That’s missing now. America can’t even agree to look at one another in a plant store, let alone come together to fight a pandemic.

Accomplishing anything requires groups of people who trust one another, who believe in one another, and who will fight for one another. It requires community.

When community exists, it becomes self-evident. There are no factions in community. All hands pull on the rope in one common direction in community. Not a tinkers damn is given about skin color, religion, gender, party or any other difference in community; because these things matter a lot less than the goals of the team. In community, outcomes matter, because there are consequences to losing and for true, winning teams these are unthinkable.

It starts with building trust and rapport. It starts with making eye contact with others. It starts with speaking when you pass someone in the hall, in a plant store or see them on a Zoom call.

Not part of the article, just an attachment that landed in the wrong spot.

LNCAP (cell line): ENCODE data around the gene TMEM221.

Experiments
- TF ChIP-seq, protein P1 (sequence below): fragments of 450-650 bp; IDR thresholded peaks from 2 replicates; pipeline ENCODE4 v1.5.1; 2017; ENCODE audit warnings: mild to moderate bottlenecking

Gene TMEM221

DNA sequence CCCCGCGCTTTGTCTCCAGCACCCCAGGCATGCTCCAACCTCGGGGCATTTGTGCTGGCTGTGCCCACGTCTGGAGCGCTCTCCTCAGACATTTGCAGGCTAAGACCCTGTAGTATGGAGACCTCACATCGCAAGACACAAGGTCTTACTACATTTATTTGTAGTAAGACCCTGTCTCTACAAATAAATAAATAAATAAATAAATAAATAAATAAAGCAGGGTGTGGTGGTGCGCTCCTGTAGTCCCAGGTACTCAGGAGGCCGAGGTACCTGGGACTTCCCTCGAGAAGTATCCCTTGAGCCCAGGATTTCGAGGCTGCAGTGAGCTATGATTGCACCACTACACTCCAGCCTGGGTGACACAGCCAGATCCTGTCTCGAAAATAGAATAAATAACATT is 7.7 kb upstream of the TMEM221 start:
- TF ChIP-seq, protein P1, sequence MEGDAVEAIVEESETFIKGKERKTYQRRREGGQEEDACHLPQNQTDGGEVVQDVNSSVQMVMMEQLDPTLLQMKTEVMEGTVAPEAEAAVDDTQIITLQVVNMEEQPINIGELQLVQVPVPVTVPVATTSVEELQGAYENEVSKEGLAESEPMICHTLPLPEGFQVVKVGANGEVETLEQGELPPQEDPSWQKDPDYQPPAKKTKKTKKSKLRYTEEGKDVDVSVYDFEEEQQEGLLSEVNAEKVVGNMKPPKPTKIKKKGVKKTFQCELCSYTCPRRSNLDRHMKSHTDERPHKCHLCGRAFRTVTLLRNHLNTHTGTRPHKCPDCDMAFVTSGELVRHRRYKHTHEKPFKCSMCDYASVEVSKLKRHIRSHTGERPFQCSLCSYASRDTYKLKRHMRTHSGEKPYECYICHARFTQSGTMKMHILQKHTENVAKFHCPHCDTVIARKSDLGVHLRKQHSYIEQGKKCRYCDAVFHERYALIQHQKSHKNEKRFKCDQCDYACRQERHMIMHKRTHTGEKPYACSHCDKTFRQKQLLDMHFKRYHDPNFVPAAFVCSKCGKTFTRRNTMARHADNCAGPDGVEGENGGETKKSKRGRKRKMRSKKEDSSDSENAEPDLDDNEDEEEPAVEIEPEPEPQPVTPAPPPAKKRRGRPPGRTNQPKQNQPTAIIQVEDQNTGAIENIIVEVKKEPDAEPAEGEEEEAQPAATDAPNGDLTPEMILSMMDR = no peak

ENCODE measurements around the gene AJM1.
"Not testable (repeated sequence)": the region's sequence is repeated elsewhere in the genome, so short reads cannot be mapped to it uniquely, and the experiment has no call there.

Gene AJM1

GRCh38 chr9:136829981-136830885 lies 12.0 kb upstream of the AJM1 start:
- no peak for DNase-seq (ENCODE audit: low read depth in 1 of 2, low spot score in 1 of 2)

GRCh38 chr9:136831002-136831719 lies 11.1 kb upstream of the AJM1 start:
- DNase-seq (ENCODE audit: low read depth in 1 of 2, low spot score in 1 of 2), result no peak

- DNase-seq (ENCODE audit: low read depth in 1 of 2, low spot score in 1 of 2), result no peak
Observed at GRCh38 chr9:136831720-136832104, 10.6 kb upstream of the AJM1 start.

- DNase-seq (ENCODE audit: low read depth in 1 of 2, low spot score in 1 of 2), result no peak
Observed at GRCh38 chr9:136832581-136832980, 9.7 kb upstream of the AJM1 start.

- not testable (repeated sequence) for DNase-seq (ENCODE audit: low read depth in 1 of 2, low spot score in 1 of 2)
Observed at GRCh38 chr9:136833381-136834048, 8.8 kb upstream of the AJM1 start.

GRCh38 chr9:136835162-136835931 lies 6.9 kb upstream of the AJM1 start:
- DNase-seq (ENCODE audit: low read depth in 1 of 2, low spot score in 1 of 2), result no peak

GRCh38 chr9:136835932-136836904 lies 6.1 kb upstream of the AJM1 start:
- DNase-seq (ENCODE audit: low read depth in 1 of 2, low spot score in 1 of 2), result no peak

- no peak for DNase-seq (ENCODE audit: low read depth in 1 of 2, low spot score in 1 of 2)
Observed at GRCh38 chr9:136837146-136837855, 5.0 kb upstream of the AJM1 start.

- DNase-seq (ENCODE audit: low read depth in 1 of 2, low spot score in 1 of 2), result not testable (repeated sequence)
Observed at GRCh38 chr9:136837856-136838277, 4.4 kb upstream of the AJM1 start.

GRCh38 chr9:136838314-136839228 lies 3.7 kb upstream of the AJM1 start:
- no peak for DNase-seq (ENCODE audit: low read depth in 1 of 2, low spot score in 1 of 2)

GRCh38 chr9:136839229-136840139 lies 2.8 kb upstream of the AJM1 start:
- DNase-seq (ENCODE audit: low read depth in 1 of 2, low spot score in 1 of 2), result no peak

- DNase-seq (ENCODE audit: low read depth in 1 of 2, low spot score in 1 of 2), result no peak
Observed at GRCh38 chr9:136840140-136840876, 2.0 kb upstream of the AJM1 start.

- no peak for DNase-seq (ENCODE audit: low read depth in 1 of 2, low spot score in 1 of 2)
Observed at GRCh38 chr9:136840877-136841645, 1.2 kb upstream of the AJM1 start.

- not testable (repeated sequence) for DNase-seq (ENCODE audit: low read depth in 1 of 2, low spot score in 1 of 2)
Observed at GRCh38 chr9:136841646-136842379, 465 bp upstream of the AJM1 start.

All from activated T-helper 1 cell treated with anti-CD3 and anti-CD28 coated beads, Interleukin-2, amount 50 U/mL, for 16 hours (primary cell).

Life is a choice. We can allow events like a business downturn, a family tragedy or this pandemic to continue to rob us of community and to enable the formation of ridiculous factions on all sides fed by wild conspiracies, mistrust and manufactured outrage. Or, as leaders, we can prove that we are somehow better than that – by demonstrating to others that there is another way, rooted in trust, in belief in a common outcome and in an unwavering commitment to those in your community.

Commit to the ideals of community. Start saying hi to people again.

And win.

To purchase a copy of Phillip’s book, The Not So Subtle Art of Caring: Letters on Leadership, from John Hunt Publishing, London, please follow this LINK.

To learn more about the author, please click HERE.